Saturday, March 21, 2009

A Full Weekend

I was able to get out and fly my RC plane a couple times over the weekend. It's got more power than my last one but it's still too wimpy. It's a simple trainer though and that's what I need to learn with before I'm ready for something more powerful. When I stop crashing it I'll know that it's time to move up and I'm not there yet. I do tend to have this fascination with seeing how close I can have it pass by me as I'm standing in the field adjacent to Hosanna's parking lot. A bit of a game of chicken with me controlling both players. I did nearly crash it into myself when I lost it in the sun just before it flew past me. The phrase, 'thinning the herd' comes to mind.

Tammy, Rachel, Josh and I spent some time at Hosanna yesterday for Project 363. The link speaks for itself but I'll say that it's a remarkable story of the difference one person can make in the lives of so many others.

Mr. Law spoke to our group of volunteers to tell us a little about how the project began and how it has become his every waking hour preoccupation. He said that he sleeps just a couple hours a night, usually in his van by one of the lakes near Minneapolis. I wondered as he was talking to us if he has a home? His entire focus is amassing whatever food he can and then distributing it to people in need. Quite a guy.

I believe the goal for Hosanna is to make and ship out 40,000 sandwiches this weekend for donation to the project. They cycle teams through every two hours. There were several tables set up with about nine people at each table working together to make and package the sandwiches. I talked to one of the organizers who said that Hosanna would have over 1000 people volunteering this weekend to help make it a success. It's well orchestrated and I suppose it needs to be with that many people involved.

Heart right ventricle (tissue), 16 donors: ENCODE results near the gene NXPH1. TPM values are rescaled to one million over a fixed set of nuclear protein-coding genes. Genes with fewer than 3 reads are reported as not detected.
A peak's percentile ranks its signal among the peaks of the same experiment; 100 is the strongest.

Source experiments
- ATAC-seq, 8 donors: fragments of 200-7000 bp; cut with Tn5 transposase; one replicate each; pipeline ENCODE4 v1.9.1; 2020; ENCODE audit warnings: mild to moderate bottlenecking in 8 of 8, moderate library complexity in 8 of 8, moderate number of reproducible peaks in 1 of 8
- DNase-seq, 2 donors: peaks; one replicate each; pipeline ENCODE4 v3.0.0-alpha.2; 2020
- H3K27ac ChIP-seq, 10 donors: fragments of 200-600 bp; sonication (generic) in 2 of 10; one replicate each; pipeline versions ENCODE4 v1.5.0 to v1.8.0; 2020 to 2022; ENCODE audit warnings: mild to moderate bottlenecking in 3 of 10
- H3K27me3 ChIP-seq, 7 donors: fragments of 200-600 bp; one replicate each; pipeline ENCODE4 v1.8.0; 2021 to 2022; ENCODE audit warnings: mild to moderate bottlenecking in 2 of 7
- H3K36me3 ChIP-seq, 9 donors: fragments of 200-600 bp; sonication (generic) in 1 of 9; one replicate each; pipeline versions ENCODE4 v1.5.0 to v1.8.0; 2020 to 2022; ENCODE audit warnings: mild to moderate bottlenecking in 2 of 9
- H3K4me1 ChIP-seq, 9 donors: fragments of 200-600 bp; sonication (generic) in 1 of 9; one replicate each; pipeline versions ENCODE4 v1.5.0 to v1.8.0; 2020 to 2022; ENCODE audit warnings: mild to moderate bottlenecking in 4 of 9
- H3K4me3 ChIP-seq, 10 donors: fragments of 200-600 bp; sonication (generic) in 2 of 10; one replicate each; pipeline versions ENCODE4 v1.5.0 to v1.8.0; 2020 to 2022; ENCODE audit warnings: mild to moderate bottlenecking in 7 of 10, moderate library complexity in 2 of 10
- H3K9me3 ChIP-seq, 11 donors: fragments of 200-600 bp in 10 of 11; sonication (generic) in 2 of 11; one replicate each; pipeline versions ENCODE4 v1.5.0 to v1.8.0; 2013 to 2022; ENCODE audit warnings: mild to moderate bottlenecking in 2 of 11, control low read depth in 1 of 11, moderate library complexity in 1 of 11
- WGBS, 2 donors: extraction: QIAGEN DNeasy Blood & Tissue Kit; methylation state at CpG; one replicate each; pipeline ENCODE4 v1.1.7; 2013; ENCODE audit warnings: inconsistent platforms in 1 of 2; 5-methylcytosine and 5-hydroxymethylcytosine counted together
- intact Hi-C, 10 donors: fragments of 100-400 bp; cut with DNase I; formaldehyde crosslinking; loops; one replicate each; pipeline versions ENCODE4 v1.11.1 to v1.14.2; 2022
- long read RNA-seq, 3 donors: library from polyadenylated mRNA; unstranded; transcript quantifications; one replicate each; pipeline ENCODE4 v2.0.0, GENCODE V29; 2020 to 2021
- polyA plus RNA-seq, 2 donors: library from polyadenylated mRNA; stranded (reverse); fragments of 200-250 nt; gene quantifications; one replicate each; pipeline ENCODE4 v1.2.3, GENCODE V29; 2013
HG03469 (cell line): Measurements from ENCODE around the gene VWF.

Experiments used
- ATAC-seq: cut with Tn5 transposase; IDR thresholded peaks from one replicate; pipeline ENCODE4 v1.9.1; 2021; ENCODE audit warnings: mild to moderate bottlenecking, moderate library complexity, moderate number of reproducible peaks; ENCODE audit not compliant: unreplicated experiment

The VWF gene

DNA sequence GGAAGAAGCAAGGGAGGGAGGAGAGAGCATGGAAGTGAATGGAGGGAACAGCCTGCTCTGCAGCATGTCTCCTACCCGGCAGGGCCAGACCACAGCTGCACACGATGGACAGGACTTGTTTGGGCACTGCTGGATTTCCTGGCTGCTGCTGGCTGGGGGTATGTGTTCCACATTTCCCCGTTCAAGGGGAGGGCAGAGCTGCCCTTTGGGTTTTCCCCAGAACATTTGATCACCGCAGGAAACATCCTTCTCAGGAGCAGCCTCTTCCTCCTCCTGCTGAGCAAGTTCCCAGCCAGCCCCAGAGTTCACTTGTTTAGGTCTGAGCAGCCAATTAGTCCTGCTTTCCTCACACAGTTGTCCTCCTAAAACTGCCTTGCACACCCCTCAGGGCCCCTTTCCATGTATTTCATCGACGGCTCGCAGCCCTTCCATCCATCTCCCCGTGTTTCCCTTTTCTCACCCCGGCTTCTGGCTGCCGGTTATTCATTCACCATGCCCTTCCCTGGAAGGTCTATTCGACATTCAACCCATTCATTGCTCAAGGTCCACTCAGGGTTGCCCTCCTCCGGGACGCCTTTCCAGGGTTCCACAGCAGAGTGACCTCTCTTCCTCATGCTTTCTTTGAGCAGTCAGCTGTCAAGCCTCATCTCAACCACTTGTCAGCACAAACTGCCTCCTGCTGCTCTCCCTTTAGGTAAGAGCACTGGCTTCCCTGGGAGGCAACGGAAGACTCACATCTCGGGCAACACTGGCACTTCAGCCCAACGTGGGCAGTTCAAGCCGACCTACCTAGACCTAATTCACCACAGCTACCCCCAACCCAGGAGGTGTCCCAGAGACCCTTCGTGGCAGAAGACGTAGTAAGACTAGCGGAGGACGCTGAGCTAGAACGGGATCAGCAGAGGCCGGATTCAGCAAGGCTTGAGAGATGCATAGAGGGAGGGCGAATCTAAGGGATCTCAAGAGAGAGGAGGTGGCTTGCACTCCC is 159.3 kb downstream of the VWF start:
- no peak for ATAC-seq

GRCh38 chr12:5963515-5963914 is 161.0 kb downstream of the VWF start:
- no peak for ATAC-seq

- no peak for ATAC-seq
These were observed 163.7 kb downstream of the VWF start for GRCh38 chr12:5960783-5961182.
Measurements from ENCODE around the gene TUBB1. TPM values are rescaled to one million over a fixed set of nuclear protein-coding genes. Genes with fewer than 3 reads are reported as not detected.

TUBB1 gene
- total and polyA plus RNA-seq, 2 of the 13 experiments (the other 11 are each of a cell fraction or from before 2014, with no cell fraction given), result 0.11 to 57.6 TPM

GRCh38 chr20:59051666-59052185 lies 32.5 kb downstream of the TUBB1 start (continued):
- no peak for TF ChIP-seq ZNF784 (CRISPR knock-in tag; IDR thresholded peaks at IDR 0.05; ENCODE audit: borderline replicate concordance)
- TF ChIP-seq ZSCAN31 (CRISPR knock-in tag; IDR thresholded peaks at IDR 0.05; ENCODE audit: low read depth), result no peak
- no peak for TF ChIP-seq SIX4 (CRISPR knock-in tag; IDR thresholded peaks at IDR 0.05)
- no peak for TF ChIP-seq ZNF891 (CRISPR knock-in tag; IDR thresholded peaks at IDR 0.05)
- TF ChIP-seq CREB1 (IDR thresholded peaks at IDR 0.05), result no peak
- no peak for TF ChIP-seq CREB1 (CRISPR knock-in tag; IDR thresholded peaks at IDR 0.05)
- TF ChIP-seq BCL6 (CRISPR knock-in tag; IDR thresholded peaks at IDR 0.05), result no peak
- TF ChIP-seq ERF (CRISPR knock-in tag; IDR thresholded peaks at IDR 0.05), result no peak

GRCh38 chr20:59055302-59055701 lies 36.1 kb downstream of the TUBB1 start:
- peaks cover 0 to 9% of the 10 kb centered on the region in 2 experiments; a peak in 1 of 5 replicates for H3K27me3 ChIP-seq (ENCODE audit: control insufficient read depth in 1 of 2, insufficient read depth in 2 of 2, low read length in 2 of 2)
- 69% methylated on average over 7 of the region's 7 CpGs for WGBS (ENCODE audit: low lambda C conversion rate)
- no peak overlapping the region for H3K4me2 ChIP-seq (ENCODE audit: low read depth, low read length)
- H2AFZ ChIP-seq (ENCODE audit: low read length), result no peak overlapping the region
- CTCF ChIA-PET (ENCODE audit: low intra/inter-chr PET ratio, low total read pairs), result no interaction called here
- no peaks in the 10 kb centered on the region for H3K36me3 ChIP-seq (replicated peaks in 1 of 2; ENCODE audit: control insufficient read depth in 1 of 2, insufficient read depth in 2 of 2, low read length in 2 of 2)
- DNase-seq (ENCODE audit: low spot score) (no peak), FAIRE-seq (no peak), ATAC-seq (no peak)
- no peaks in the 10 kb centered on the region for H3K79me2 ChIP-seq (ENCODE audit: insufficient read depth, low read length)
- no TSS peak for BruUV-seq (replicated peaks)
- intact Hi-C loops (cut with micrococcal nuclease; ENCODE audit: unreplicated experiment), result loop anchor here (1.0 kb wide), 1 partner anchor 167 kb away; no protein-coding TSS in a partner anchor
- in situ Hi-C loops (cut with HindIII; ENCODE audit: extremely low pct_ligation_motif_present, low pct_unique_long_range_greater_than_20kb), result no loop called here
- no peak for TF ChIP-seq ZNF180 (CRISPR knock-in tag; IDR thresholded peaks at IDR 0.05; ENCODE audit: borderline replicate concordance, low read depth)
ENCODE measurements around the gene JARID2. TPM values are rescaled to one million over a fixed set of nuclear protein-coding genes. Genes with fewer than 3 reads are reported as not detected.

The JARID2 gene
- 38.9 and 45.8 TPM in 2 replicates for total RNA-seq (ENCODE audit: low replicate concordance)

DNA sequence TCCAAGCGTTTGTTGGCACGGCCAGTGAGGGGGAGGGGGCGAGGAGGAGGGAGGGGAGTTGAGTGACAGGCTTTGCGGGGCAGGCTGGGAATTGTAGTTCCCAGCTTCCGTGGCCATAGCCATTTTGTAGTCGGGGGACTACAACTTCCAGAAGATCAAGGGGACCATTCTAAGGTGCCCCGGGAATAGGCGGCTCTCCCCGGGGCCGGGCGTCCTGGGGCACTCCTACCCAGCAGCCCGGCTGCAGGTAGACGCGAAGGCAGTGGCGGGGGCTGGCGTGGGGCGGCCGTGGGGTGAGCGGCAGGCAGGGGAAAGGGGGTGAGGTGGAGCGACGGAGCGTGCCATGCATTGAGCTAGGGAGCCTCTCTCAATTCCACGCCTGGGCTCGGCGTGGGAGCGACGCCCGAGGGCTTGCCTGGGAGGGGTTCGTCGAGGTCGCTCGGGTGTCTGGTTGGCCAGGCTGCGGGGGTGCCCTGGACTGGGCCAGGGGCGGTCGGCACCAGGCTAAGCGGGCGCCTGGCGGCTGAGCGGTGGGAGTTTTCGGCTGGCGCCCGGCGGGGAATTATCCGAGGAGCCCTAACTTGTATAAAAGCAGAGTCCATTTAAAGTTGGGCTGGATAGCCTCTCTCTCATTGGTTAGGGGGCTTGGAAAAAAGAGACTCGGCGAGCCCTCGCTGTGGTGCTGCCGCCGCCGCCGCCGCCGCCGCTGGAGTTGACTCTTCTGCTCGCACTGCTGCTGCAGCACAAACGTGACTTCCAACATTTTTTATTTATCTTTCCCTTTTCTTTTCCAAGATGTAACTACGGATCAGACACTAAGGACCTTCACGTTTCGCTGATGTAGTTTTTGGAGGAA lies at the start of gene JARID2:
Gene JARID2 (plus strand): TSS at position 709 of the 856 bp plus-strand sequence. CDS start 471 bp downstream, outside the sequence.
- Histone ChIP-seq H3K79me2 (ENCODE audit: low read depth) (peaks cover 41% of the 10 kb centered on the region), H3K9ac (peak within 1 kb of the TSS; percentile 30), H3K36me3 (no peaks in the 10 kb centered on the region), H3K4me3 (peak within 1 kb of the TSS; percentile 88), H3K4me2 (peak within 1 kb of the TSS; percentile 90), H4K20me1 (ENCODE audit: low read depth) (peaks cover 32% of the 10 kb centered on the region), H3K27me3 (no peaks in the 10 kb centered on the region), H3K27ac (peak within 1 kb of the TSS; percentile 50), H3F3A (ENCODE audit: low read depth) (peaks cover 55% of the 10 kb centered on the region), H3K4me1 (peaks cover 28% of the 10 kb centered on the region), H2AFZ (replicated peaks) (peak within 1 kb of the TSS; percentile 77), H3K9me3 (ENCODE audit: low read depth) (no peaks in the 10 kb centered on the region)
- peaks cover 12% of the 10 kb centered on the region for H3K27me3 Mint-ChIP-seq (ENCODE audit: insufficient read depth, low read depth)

Speaking of projects, Tammy and I put in several hours this weekend on the stained glass panel we're working on. I really want to keep pressing on with this one and get it done so I can satisfy my curiosity about how it's going to look above the entertainment center and whether or not we'll need to make some changes before continuing on with the other five panels. It's a lot of work to have to redo the panel if necessary but considering how long it will serve its function I'm not opposed to doing what I need to so as to get it right.

I was walking past John Kline's house while out with the pups this morning. John was sitting on the tailgate of his truck reading the paper. We chatted for ten minutes but we never once spoke of politics, unlike the last time we talked. He's no doubt a political junkie and lives for that sort of thing but I have to believe that even he needs a break from it even though he signed on for that sort of life when he chose to run. Could I talk bikes all the time? Probably not.

Speaking of which; I've spent the last eight days off my bike and considerably more time off the rower. I've been battling what I think is bronchitis all week and I could tell that my last ride didn't help it any. The rower is another story altogether. I've got a persistent case of tendinitis in my right forearm. I developed it at least six weeks ago (I assume while rowing) and I've only attempted to use the rower a few times since then. I don't notice the pain when I'm using the machine; in fact it feels just fine. It's nearly any motion with my arm other than rowing which causes the pain. I don't get it.